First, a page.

It all started when one of our many amazing CHS volunteers (Samantha Ozzone) offered a great idea for a new store product: cell phone covers featuring fabrics from the Textile Collection. Initially we planned individually packaged hard covers, each featuring a piece from the CHS needlework or fabric collection. Some of you might have purchased the first in the series that shows a detail of a pocketbook (1771) originally owned by Ebenezer Punderson and attributed to Prudence Geer. Then, one of our vendors sent a clear cell phone cover sample with a paper insert and staff members reacted by suggesting that four different interchangeable inserts would be more appealing. Another great idea! We started browsing through our wallpaper and fabric sample books with an eye toward creating a cohesive grouping of images. Karen DePauw, Research and Collections Associate, pulled four large leather bound books, each entitled “Broderies / Dentelles / Moirees”, “Chemises”, “Cachemires”, and “Sujets”. Along with the usual wallpaper and fabric swatches, we found something completely unexpected – hand-painted pattern samples – in a marvelous array of colors and styles.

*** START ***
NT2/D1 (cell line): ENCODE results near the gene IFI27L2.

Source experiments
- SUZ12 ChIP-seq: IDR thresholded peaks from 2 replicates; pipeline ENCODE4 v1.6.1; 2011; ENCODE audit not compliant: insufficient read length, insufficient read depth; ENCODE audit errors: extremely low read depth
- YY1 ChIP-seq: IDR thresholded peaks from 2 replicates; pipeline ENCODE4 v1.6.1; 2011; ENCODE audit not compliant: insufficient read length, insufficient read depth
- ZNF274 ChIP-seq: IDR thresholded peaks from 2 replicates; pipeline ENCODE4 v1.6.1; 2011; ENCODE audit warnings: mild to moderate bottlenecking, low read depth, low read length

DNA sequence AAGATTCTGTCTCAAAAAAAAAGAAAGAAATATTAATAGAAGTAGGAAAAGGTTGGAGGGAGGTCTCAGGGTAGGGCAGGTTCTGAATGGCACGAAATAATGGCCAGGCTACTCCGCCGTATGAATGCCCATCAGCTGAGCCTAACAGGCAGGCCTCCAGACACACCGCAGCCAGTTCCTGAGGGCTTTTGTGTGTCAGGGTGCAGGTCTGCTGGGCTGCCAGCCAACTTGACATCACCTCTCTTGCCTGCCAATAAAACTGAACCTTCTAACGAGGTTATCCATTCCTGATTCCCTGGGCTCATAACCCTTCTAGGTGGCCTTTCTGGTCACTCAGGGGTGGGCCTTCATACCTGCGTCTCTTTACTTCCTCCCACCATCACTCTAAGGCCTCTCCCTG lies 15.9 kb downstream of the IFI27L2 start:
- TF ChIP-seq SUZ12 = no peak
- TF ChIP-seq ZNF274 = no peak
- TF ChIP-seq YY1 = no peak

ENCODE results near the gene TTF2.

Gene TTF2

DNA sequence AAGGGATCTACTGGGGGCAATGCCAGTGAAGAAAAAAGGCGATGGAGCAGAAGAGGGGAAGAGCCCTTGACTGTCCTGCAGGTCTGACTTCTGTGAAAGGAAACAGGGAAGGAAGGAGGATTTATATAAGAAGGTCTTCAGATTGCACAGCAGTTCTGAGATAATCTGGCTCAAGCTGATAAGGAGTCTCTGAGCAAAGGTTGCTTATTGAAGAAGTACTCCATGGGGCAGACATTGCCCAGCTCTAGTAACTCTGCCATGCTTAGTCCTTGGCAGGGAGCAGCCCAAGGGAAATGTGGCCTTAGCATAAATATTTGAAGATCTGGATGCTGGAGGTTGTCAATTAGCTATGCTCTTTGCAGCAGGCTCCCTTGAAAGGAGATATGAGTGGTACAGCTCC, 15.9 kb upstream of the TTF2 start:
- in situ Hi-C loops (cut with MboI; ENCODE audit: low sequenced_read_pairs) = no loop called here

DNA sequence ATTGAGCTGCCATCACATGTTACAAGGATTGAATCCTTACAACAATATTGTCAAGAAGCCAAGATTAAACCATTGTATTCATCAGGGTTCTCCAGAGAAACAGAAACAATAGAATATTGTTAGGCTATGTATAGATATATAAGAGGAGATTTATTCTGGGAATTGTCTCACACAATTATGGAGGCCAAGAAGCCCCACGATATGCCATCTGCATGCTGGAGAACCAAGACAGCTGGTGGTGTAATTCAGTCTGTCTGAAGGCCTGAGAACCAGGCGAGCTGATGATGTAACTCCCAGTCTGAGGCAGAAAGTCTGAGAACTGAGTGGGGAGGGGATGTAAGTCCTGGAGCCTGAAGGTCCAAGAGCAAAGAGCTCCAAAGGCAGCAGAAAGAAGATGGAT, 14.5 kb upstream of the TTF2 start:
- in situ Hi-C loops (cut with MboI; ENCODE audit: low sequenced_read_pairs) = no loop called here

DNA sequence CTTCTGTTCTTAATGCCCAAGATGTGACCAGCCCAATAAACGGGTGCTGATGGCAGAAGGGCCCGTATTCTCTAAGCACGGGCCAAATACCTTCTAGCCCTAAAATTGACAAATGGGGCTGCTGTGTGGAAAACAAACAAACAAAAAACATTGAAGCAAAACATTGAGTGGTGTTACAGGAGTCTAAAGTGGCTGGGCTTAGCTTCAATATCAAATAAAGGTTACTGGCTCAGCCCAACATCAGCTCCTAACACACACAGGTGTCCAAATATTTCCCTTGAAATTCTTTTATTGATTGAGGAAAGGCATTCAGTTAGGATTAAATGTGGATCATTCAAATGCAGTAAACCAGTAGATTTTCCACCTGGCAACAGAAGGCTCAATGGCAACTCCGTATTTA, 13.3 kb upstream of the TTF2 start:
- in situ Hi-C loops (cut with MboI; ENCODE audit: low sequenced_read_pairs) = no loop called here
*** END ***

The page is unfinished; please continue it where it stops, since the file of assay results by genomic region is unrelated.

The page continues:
Traditionally, textile designers planned out patterns in pencil on paper, then completed the process by applying gouache for a smooth flat color to show how a design would translate into patterned materials. I recognized the technique because my very good friend, Barbara, majored in Textile Design while we were at RISD. I remembered when Barbara created similar patterns, usually with no small amount of anguish, because developing the skill to work with gouache – especially when applied to designs that include large areas of flat opaque color and small intricate areas of fine detail – requires a great deal of practice and patience.
These four books contain so many pattern samples, each time I browse, I find something new and completely wonderful. Diane Lee, Collections Manager, has been very generous about my repeated requests for photographing the images from these books, which, she learned, were a museum purchase. The place of origin is Paris, France, with the maker listed as “Gamichon Freres Bisschop & Maignan”. No date of manufacture is available but the accession numbers reveal an acquisition date of 1975.
I am nuts about these sample books! Each is truly so lovely and special it’s quite a challenge selecting just a few for our initial offering. How would you choose? Do you prefer traditional florals, vintage geometrics, large patterns, small mini-prints, bright colors, subdued pastels, or monotones? Should we offer a combination of styles and colors or keep it simple with similar patterns in similar hues? Let us know what you prefer and then stop by the CHS store in about a month to see how this project comes together.
Remember, History Nuts (members) receive a 10% discount on most items and all purchases support CHS programs and exhibitions.
Kathy Whitney is the Store Manager at the Connecticut Historical Society